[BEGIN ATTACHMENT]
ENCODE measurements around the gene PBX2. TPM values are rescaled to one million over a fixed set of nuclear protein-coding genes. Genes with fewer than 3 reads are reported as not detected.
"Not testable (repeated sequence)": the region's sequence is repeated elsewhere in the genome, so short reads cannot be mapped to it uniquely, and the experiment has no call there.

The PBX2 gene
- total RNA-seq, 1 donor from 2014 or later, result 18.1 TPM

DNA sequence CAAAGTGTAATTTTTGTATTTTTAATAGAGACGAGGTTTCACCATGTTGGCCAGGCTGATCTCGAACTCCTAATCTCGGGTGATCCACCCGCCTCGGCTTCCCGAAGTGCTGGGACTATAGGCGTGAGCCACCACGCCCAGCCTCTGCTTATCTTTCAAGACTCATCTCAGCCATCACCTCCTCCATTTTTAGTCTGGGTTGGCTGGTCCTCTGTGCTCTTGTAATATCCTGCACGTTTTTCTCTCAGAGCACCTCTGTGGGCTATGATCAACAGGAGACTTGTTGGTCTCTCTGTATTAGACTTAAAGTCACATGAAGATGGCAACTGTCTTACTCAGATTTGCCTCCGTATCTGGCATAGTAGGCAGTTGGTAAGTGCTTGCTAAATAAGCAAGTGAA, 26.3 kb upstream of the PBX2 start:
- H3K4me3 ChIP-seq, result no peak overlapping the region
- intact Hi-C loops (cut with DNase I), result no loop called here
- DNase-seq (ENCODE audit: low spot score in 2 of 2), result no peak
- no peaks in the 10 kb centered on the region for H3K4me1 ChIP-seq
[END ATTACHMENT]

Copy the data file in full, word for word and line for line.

ENCODE measurements around the gene PBX2. TPM values are rescaled to one million over a fixed set of nuclear protein-coding genes. Genes with fewer than 3 reads are reported as not detected.
"Not testable (repeated sequence)": the region's sequence is repeated elsewhere in the genome, so short reads cannot be mapped to it uniquely, and the experiment has no call there.

The PBX2 gene
- total RNA-seq, 1 donor from 2014 or later, result 18.1 TPM

DNA sequence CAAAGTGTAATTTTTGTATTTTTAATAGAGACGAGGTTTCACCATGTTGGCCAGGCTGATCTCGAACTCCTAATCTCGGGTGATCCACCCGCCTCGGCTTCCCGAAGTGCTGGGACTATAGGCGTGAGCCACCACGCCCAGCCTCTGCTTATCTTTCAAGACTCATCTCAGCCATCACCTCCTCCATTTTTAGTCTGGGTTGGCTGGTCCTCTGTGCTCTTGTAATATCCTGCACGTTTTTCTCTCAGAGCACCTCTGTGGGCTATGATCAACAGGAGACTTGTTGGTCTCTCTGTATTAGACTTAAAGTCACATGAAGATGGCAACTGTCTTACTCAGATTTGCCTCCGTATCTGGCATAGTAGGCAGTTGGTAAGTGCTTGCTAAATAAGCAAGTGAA, 26.3 kb upstream of the PBX2 start:
- H3K4me3 ChIP-seq, result no peak overlapping the region
- intact Hi-C loops (cut with DNase I), result no loop called here
- DNase-seq (ENCODE audit: low spot score in 2 of 2), result no peak
- no peaks in the 10 kb centered on the region for H3K4me1 ChIP-seq